A former senior officer with the Rwandese Patriotic Army (RPA) – now Rwanda Defence Forces (RDF) – has abandoned subversive activities and returned home after what he called “three years of deep reflection on what I was involved in against my country.”
Gerald Ntashamaje, 54, who was, until his desertion from the army at the rank of Major in March 2000, jetted into the country on Tuesday, August 2, from Belgium aboard an SN Brussels flight, and was received by family members at Kigali International Airport.
In an interview with The New Times, last evening, Ntashamaje, who — on September 18, 2001 — was tried in absentia by a military court and subsequently sentenced to five years in prison and stripped of his military rank, talks of his regret of having ran away “without any genuine reason and later associating myself with activities and groups aimed at destabilizing my country”.
“I have learned a big lesson throughout the ten years I have been a refugee. I have nothing but regrets for my actions. I ran away when I had been entrusted to represent Rwanda at an international meeting. I apologize to all I wronged, including the President, the country and the institution I was working for,” said the father of one, whose wife and child remain in Belgium.
Asked why he fled the country, Ntashamaje replied: “Up till now I can’t explain why…I have no explanation whatsoever”. The former senior officer deserted when he was on a government mission in Geneva, Switzerland to attend the 56th meeting of the Human Rights Commission.
At the time of his departure, Ntashamaje, a lawyer by profession who had joined the former RPA rebels in 1991, was a military judge and in charge of the legal department in the Ministry of Defence.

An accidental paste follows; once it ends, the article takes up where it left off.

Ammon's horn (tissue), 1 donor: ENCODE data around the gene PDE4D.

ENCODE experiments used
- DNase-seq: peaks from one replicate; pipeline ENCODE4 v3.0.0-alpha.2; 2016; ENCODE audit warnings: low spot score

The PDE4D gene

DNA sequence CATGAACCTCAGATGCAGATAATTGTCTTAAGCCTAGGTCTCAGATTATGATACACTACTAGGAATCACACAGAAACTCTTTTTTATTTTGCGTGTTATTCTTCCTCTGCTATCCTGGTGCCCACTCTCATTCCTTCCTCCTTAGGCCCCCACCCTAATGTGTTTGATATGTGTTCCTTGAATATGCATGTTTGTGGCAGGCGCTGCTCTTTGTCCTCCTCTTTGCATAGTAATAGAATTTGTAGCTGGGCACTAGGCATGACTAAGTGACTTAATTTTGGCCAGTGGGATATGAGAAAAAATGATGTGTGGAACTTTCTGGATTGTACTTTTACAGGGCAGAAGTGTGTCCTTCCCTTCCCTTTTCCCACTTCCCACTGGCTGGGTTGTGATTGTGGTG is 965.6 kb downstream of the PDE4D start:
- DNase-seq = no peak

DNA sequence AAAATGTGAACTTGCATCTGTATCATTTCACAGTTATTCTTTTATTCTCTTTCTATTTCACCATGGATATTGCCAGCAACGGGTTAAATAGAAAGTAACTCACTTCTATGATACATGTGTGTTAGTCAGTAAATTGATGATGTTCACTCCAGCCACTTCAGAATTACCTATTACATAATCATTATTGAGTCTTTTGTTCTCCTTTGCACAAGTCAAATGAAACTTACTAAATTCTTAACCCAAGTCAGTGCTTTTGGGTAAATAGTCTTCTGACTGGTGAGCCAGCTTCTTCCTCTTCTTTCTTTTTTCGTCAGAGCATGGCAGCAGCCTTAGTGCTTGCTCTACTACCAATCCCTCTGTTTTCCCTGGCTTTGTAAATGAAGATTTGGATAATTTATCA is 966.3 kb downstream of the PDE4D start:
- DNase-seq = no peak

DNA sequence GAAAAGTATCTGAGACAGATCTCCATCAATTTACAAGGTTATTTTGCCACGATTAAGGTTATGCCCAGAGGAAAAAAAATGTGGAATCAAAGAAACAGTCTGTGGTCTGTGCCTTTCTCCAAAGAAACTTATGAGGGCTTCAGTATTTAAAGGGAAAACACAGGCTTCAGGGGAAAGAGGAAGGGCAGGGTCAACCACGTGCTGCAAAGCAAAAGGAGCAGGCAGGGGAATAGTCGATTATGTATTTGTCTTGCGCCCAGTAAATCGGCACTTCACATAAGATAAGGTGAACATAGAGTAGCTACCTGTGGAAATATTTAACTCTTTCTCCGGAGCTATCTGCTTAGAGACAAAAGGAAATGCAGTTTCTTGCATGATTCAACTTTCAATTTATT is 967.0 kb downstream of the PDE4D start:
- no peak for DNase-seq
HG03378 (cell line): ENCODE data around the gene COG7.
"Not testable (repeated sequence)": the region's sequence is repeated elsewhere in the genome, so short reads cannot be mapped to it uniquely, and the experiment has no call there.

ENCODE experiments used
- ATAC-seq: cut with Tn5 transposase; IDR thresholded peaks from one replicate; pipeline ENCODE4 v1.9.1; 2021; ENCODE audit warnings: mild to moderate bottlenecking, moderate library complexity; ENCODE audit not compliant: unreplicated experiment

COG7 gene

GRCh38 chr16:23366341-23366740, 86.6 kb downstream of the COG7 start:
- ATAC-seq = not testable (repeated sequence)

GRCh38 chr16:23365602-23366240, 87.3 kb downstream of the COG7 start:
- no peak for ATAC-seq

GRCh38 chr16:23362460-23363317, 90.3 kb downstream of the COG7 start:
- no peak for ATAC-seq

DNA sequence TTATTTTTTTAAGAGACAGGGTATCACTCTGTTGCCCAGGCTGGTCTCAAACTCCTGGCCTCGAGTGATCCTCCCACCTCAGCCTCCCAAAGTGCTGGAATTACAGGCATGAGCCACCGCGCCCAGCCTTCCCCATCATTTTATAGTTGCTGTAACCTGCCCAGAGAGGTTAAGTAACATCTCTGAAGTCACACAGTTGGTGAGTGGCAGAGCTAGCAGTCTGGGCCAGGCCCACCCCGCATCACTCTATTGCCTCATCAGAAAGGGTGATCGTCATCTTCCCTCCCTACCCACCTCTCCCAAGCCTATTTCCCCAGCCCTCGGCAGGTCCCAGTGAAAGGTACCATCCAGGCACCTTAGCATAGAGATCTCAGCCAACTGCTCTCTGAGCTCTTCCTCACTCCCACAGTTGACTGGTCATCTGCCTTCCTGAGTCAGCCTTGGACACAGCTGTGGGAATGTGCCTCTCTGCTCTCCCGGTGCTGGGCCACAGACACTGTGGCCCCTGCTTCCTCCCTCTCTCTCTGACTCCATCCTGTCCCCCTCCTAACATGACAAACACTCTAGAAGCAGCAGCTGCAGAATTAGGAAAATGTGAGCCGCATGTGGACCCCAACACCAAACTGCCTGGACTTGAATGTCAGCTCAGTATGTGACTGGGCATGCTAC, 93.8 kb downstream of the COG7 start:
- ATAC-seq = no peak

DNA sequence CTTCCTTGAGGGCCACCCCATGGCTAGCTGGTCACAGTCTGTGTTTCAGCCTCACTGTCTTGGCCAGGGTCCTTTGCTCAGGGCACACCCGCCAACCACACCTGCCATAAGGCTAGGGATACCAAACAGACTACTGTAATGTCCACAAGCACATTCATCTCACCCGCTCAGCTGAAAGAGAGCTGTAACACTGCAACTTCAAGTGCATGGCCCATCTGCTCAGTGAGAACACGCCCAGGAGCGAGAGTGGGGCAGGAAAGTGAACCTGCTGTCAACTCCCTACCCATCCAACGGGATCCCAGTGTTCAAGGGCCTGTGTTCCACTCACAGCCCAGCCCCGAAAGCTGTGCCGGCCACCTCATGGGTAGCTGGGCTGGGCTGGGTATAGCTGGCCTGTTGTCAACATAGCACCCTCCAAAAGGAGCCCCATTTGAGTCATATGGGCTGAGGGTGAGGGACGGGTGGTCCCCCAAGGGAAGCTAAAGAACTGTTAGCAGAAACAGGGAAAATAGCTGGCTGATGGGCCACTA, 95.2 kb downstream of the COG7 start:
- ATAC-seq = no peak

He said that when he decided not to return home, he flew from Geneva to Brussels and declared himself a refugee. But it was not long before he joined forces with other “negative elements”, including the now incarcerated Deo Mushayidi, to form a subversive group, Imbaga y’Inyabutatu.
Between 2005 and 2006, he said, he left Imbaga y’Inyabutatu and, together with the likes of Alphonse Furuma, Sixbert Musangamfura, Nkiko Nsengimana and Dismas Nsengiyaremye, formed another party, Alliance Démocratique Rwandaise (ADR-Isangano), which would later merge with two other parties to form FDU Inkingi.
Within a short time, Ntashamaje left ADR and linked up with other individuals in the region to form Rassemblement du Peuple. Rwandais (RPR), a group he led until he decided to denounce anti-Kigali schemes.
“When I was heading RPR, I frequented the region but we were weakened when several of our colleagues were later arrested in Uganda and deported to Rwanda,” he said.
Later, the former renegade officer said his group allied itself with an FDLR breakaway faction, RUD-Urunana, led by one Musare.
“I had a handful of about 30 soldiers who joined RUD-Urunana’s fighters in the Congolese jungles. Many have since defected, with probably around five of them still with RUD-Urunana rebels.
“It is around three years ago that I started to reflect, asking myself so many questions about my association with groups who harbor ethnic ideologies. I worked closely with most of these negative forces and I got to know that their intention was simply evil,” said Ntashamaje.
On his impressions upon arrival in Kigali, he said: “It was so emotional for me. I was so glad to be home. Kigali has changed in every aspect; I have never seen a cleaner city anywhere. Rwandans have reason to be proud”.
Asked about his plans and whether he was ready to serve his sentence, he noted: “I will only wait for directives from the authorities. I am ready to pay for my unwise actions”.